A large, long-necked and long-legged wading bird with pure white plumage, the Great Egret has a long, yellow bill, and dark legs and feet. In breeding plumage, adults have longish plumes descending from their tails, but not their heads.
Great Egrets inhabit freshwater wetlands, usually foraging in open areas of lakes, large marshes, and along large rivers.
Great Egrets can be found feeding in flocks of their own kind or with other herons. When feeding, they stand or walk slowly in shallow water waiting for prey to come by, and then they thrust to catch it with their bills. Sometimes they forage in open fields, occasionally around cattle, but are not likely to be confused with the much smaller Cattle Egret.
Fish is their primary food, but Great Egrets also eat crustaceans, frogs, other aquatic creatures, and rodents and grasshoppers from terrestrial feeding areas.
Great Egrets usually nest near water, in trees, shrubs, or thickets. They probably first breed at 2-3 years of age. Although isolated pairs are sometimes seen, colonies--often multi-species--are the norm. In multi-species colonies, the Great Egrets tend to nest higher than other species. The male selects the nest area where he displays to attract the female. Both sexes build the stick nest, and both help incubate the 3-4 eggs for 23-26 days. Both parents feed the young by regurgitation. At the age of three weeks, the young may begin to climb about the nest, but do not fledge until 6-7 weeks.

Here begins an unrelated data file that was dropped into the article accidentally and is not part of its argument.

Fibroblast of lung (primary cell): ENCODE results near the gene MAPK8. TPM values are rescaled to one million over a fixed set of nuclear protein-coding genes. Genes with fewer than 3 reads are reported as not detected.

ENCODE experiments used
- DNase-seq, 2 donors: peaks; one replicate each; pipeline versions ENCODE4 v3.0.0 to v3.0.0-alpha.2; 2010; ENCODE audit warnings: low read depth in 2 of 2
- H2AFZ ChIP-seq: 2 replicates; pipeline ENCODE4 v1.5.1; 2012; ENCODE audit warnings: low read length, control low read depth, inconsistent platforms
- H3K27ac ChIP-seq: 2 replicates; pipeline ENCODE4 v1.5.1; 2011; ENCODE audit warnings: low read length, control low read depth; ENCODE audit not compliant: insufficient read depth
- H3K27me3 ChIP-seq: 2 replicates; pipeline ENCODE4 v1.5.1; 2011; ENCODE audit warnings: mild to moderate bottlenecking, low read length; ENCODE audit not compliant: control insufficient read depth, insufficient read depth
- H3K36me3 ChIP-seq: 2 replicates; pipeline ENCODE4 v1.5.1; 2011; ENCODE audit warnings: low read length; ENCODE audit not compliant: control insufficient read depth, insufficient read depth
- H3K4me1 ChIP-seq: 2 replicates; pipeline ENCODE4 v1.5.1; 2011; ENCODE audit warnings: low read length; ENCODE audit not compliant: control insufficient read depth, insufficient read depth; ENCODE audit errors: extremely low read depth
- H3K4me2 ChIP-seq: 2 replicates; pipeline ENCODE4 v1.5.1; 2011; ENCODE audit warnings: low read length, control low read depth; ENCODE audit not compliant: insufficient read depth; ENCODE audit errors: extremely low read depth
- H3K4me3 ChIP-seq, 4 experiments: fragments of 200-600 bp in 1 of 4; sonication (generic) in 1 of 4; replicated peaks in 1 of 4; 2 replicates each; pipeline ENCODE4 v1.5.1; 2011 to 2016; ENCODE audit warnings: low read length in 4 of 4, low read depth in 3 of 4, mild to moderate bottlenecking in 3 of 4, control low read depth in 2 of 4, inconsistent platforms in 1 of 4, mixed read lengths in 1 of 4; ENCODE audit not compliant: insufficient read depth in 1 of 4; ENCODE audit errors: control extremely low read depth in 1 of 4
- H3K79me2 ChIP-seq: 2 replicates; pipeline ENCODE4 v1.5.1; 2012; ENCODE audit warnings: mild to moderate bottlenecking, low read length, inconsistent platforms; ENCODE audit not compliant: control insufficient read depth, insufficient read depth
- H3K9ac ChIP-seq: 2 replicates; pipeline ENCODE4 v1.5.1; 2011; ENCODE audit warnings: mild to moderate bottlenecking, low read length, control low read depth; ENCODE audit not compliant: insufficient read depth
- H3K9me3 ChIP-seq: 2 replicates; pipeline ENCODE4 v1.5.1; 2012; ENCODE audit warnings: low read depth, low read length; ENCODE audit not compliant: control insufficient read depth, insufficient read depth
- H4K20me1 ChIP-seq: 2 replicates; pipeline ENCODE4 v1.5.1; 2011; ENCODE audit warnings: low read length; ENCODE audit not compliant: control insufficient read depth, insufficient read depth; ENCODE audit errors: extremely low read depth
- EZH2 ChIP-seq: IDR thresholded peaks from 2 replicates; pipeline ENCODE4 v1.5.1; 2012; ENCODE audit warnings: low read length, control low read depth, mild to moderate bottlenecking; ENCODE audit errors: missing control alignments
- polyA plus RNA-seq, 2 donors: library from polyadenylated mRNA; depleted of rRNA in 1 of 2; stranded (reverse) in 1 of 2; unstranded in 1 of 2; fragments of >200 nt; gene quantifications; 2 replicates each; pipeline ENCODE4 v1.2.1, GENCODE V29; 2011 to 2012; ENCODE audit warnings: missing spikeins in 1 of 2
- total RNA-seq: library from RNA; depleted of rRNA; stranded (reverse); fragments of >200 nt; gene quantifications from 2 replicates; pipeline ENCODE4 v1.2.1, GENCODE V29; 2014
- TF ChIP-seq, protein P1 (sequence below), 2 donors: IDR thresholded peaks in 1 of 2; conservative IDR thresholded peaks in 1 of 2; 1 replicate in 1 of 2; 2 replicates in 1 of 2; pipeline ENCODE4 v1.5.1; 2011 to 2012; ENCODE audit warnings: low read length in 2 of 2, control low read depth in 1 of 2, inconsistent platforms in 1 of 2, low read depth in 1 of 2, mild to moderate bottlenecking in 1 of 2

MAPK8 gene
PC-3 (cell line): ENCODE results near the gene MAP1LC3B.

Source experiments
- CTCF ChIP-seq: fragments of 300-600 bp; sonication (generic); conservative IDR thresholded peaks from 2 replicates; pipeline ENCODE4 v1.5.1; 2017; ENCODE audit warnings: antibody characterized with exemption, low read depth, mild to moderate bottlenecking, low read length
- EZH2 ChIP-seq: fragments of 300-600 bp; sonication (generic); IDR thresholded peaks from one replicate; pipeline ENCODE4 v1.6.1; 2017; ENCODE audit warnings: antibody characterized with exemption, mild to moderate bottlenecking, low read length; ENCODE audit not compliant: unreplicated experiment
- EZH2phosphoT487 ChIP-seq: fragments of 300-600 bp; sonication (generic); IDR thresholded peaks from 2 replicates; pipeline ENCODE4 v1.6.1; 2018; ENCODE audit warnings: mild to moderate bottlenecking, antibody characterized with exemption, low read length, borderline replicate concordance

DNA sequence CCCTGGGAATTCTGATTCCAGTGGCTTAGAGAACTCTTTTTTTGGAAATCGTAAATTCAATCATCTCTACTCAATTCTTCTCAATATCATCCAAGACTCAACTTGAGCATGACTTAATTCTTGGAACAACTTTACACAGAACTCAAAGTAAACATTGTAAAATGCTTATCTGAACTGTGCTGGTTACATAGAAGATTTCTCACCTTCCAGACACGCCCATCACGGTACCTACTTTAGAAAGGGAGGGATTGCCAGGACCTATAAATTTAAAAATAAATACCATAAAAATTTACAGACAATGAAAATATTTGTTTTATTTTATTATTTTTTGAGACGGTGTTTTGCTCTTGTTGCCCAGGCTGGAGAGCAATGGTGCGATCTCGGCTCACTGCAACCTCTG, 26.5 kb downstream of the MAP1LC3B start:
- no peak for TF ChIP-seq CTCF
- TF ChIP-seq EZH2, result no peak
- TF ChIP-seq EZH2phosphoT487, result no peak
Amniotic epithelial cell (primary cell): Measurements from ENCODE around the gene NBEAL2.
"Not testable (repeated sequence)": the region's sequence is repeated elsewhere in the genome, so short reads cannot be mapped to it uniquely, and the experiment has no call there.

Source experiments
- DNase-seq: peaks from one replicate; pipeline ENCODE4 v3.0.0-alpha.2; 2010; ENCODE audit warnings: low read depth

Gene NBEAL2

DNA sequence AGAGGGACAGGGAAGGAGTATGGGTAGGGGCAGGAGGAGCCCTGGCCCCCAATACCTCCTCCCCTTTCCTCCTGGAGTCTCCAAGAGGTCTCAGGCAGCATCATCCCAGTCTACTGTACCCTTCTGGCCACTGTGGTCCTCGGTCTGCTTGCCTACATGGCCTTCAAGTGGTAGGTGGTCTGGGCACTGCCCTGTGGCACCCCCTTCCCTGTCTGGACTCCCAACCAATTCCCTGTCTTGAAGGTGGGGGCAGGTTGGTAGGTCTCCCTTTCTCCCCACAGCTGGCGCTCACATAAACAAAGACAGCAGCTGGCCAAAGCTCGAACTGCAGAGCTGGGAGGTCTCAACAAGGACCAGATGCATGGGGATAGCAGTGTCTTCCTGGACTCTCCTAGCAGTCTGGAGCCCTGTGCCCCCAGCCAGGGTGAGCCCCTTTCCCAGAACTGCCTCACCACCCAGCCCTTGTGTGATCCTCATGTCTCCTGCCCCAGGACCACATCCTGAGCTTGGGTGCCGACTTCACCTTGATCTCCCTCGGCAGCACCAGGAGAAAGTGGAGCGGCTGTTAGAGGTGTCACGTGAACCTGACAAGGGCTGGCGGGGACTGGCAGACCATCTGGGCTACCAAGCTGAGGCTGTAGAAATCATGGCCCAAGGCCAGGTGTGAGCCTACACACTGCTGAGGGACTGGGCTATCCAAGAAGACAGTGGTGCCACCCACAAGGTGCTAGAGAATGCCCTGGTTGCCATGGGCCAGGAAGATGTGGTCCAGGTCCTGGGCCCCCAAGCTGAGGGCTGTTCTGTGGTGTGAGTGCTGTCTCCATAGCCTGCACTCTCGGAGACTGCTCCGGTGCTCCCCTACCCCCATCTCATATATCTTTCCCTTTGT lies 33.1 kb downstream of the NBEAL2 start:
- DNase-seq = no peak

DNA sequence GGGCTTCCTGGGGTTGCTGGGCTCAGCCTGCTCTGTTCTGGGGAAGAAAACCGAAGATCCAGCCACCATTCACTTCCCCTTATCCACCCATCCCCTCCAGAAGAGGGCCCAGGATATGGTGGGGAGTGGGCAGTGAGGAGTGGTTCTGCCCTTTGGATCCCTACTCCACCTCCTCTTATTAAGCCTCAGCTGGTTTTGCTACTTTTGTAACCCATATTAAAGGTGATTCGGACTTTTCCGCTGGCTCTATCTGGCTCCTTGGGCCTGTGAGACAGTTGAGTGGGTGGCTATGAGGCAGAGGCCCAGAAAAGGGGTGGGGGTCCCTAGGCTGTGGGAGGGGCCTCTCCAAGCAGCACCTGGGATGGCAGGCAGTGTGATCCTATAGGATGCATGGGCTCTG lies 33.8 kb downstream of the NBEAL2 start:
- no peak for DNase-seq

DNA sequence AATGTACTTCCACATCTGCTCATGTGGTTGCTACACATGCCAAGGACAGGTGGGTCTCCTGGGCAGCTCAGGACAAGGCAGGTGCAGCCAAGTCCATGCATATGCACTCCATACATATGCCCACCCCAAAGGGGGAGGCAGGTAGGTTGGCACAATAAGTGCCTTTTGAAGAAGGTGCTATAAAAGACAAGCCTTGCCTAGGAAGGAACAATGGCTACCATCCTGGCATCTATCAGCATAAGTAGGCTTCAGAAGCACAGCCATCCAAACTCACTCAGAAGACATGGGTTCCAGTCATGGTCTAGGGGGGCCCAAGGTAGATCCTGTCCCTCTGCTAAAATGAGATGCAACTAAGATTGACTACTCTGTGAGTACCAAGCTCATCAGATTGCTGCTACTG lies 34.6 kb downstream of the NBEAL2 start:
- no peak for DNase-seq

Birds breeding in northern areas where water freezes migrate in the winter. In milder climates, the birds remain through the winter. Wanderers are not uncommon in northern areas after the breeding season.
Great Egrets were nearly wiped out in the United States in the late 1800s when their plumes were fashionable on women's hats. The enactment of the International Migratory Bird Treaty in 1914 put a stop to the slaughter of these and many other species in peril. The Great Egret has made a rapid recovery, and the breeding range has been expanding gradually northward. The first record of Great Egrets nesting in Washington was in 1979 at Potholes Reservoir in Grant County. Since then, they have expanded their nesting in Washington, and their expansion into southwestern Washington continues rapidly.
When and Where to Find in Washington
Great Egrets are mainly found in wetlands in the central arid steppe of eastern Washington. Nesting occurs at the north and south ends of Potholes Reservoir (Grant County) and along the Columbia River between Benton and Franklin Counties. Great Egrets are found in large numbers in this area in late summer. In the winter, a few may be found at the mouth of the Columbia River, and small numbers are seen along the Washington coast. They are generally not found in Puget Sound in the winter. Numbers can remain high near Ridgefield National Wildlife Refuge throughout the winter, and breeding has occurred at this site for the last two years.
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